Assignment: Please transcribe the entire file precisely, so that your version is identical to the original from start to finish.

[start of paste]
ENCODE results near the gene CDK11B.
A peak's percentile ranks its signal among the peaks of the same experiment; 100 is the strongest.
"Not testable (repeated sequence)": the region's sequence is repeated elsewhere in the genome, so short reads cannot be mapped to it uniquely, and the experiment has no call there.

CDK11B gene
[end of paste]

ENCODE results near the gene CDK11B.
A peak's percentile ranks its signal among the peaks of the same experiment; 100 is the strongest.
"Not testable (repeated sequence)": the region's sequence is repeated elsewhere in the genome, so short reads cannot be mapped to it uniquely, and the experiment has no call there.

CDK11B gene